January 2020 Monica Chamberlain
January 13, 2020
Twenty-five years ago, on October 9, 1994, I had just started college and I was looking forward to the typical lifestyle all young adults think about when the worst day of my life happened. I didn’t realize this at the time, but I was in a domestic violence relationship and something as simple as jealousy almost cost me everything. It was my first relationship and we had been together since I was sixteen, and it introduced me to a whole new world. It was the experiences most teenagers at that age desire of hanging out with friends, falling in love, and gaining new-found independence. I felt like I belonged and it brought new friendships into my life, which increased my self-confidence. I was swept off my feet, pick-up lines and all, he always said the right things to make me feel special, and all I thought about was how good this felt. Due to this, I didn’t think the relationship would ever take the turn that it did.
On that night, I had gone out with my former classmates who were up from college, and he was waiting for me in the Kmart parking lot and he told me to get in with him. As he started driving, he was screaming at me, which he always did, accusing me of cheating on him, but this time was different. I don’t remember any of the details, but I was told by my roommate at the time, after he called her crying when I was in a coma, that my hand was apparently on the handle and I was begging and pleading with him to pull over and let me start walking. I knew friends would be on their way home and when they saw me, they could pick me up because I was terrified for my life. Before the car could come to a complete stop, I was pushed out of the moving vehicle and the next thing I knew was waking up in the hospital after being in a coma for 18 days. I was lucky enough to be alive, not be paralyzed, or even have broken bone after he had picked me up, put me in his truck and drove me to the hospital. Due to this, he had to explain to the police what happened, and he was charged for another OUI, but never anything else because even to this day he says that I jumped out. My doctors were uncertain of the prognosis or even if I would survive. My family never did pursue legal actions against him.
Recovery was a very long road because I had to relearn all the basic living skills including walking, talking, and eating. Everything I was able to do independently before, I now couldn’t do any longer. I was never able to be alone, especially due to seizures that were occurring because of the head injury. I was in the hospital for 2 ½ long months. They let me come home for Christmas, and then I went to two different rehab centers downstate for a few months each time. It was very difficult being there, because I was away from my familiar surroundings. This is when I realized the impact of my memory impairment leading me to be highly emotional and not wanting to accept my new life circumstances. I also started having nightmares and other PTSD behaviors, however, ironically at times I was grateful for the nightmares because they helped me recall some details of that night. I always made sure to write about the nightmares after they occurred, in order to remember.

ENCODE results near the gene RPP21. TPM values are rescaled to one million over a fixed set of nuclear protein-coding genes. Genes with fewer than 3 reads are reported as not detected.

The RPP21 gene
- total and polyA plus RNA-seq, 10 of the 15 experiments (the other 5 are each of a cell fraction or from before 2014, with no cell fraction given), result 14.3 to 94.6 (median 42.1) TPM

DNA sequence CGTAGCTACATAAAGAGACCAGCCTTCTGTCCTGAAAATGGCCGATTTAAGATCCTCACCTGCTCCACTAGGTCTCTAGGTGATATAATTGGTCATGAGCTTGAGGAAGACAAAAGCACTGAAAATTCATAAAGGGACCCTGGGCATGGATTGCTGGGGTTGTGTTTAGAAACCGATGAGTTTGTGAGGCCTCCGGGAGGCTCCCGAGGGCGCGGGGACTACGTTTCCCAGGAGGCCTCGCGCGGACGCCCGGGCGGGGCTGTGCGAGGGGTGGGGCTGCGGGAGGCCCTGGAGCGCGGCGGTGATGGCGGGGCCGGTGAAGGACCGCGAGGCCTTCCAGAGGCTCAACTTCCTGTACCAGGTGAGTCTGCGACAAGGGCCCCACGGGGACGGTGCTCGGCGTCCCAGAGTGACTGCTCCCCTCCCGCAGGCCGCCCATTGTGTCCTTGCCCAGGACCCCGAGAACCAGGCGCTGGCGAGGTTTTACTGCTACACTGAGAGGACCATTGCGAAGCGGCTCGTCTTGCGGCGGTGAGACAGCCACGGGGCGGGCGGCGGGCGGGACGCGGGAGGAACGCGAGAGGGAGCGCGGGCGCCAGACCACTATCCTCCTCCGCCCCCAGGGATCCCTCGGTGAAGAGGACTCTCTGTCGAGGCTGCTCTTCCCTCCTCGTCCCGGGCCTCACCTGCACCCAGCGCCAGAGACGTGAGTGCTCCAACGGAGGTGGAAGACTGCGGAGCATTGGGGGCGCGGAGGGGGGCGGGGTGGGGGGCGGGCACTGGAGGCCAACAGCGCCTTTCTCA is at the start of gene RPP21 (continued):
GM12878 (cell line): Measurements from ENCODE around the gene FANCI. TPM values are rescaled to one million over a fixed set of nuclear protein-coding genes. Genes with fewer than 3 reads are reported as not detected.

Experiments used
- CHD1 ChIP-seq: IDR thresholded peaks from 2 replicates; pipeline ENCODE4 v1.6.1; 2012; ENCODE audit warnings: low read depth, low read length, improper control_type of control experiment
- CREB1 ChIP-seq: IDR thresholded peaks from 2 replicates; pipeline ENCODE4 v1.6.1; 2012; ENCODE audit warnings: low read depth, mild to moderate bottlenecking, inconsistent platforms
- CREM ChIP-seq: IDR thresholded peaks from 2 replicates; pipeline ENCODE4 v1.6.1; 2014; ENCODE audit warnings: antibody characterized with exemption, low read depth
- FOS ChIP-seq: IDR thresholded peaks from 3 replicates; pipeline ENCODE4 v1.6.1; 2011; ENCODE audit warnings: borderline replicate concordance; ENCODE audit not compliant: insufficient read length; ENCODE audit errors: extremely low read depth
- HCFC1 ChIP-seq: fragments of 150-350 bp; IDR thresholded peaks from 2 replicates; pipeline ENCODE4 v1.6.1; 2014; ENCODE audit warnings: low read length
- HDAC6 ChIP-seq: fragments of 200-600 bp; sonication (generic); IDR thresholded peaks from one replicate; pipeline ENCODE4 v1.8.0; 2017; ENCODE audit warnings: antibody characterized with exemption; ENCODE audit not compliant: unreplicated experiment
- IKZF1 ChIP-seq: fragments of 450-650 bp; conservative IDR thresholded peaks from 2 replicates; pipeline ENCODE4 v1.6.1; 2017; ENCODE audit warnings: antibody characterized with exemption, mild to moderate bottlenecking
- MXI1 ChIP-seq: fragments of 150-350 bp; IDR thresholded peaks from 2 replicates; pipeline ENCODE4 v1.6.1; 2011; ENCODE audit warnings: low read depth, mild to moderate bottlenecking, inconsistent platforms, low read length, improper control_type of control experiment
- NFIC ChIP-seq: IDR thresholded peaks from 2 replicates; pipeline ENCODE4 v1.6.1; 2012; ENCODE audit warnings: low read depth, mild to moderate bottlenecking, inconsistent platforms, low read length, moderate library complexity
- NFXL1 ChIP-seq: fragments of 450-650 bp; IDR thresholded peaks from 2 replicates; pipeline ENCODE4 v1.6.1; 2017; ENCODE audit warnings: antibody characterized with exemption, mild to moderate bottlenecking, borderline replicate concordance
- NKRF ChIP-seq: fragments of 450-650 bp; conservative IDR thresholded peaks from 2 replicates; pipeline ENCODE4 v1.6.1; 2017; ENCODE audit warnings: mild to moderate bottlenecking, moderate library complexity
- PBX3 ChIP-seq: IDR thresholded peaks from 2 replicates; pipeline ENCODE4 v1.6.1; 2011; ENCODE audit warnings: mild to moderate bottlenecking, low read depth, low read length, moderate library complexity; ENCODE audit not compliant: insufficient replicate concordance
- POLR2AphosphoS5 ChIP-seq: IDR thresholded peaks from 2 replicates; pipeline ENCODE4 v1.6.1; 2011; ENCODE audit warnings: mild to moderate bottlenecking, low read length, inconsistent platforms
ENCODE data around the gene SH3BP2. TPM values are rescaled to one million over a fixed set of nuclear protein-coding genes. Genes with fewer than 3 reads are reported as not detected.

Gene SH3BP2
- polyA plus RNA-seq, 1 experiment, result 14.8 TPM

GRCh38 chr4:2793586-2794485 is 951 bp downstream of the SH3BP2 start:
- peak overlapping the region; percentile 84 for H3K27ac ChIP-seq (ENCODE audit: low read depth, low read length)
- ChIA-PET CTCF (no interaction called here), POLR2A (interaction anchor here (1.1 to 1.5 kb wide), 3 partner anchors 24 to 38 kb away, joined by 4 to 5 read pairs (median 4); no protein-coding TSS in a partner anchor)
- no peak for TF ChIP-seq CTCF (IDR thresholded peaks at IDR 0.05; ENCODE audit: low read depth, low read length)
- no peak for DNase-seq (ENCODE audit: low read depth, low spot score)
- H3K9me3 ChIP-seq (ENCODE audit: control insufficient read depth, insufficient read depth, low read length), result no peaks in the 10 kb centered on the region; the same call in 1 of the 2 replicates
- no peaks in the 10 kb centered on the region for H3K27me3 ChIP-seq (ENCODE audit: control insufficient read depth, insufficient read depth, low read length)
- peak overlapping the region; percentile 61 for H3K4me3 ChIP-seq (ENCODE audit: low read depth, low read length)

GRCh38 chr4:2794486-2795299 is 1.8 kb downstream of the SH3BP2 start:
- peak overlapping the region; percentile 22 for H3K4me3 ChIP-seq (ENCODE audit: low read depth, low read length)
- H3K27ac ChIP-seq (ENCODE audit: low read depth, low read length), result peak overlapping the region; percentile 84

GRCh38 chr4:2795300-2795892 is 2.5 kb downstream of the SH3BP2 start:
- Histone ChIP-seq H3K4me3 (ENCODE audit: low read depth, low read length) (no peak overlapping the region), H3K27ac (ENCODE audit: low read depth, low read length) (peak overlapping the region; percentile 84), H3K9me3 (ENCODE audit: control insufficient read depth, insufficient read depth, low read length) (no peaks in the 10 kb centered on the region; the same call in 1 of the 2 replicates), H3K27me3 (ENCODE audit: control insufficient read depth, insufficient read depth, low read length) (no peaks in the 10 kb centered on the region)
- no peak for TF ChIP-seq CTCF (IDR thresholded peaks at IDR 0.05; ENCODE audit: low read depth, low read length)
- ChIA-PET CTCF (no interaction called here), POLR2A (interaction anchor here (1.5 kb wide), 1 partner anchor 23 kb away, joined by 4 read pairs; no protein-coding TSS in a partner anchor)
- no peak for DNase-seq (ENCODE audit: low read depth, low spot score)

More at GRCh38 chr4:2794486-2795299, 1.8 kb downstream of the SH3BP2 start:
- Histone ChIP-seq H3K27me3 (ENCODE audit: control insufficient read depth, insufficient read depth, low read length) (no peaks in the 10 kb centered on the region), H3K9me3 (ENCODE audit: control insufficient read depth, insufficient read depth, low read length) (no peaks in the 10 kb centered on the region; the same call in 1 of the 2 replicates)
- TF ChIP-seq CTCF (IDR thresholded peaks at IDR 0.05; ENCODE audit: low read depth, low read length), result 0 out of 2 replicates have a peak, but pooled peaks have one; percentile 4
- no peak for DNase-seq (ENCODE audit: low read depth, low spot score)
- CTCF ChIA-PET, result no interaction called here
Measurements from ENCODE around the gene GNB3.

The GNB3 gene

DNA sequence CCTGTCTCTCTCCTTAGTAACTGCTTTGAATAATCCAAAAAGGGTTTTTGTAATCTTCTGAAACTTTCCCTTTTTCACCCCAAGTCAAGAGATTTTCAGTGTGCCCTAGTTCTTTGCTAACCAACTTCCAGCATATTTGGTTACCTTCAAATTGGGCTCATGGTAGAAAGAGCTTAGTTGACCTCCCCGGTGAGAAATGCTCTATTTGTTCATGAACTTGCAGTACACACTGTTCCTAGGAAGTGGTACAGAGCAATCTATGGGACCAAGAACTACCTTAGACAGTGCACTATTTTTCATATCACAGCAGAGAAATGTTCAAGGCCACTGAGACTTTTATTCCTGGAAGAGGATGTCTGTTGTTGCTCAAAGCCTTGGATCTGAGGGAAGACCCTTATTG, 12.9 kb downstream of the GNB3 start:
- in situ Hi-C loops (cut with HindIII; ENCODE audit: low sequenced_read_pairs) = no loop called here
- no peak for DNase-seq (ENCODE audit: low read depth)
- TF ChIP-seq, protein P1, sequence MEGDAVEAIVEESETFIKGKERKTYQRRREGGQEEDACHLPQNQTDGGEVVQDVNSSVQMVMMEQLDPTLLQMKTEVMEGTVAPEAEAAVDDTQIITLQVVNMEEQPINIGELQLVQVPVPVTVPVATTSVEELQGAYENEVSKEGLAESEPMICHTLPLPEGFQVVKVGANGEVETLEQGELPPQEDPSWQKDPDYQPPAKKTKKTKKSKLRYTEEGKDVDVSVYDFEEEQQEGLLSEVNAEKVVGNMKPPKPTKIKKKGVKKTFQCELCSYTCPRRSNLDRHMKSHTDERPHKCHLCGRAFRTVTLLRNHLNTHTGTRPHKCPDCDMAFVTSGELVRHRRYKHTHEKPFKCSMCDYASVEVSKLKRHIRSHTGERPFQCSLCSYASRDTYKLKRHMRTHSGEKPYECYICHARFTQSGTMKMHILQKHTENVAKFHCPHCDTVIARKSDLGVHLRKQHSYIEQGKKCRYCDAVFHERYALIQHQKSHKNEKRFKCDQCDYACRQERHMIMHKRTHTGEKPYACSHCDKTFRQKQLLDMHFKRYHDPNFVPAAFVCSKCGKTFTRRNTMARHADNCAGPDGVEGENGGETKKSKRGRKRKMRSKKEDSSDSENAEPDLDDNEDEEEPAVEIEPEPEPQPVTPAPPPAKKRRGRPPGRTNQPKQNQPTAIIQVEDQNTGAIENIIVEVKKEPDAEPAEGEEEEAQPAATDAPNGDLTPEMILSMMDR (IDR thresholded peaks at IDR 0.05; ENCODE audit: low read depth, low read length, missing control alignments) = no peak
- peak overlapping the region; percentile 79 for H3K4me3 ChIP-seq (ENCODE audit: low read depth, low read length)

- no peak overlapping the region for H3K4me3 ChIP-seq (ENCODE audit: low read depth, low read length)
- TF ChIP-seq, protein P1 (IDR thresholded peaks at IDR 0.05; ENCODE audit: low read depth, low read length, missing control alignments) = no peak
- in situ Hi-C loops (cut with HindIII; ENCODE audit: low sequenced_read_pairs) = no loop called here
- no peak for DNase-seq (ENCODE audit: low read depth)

Today, I feel the best and stronger than ever since my high school years. For the first time in my life, I feel proud of myself and all I have been able to accomplish. Since the accident, I’ve always wondered what my purpose in life is. Maybe it is to be there for others who have been through a similar experience or to share my story and have the ability to help others. I feel very lucky that the neurological operation I had was such a success and I was able to stop taking my seizure medications. I am focused on trying to take care of myself and am very grateful for who I am and all that I have, even though it is not much. I am very fortunate to have my own apartment, a car that I drive, and I am able to live independently.
One major setback in my life, not even 4 years ago, my mother passed away, which was the second toughest experience of my life. I feel so lost and alone without her because she was my best friend. To help dealing with the winter months, I enjoy volunteering at an elementary school and nursing homes. Being around both the children and the elderly is the best medicine. In honor of my mother I want to share that she was instrumental in my recovery and has always been a wonderful role model. Something I realized is how thankful I am for the area I live in, because I do feel the warmth from my community. Throughout my recovery, I have grown to appreciate all the love and support that has been fostered in this small town, which has helped me progress into the person I am. In my moments of weakness, my providers, family, and friends have carried me through, which continues to this day. I am grateful for my daily walks with my Mollie girl, which has been the best therapy of all. I also enjoy the ability to just look around at the beautiful nature that surrounds me. I know that I am blessed. I will leave you with one of my favorite sayings, even though I have many in my apartment that I look at daily.
“I am very grateful for who I am, what I have, even after what happened to me. I have been through a lot. I am a survivor. I am proud of myself. Look at me.”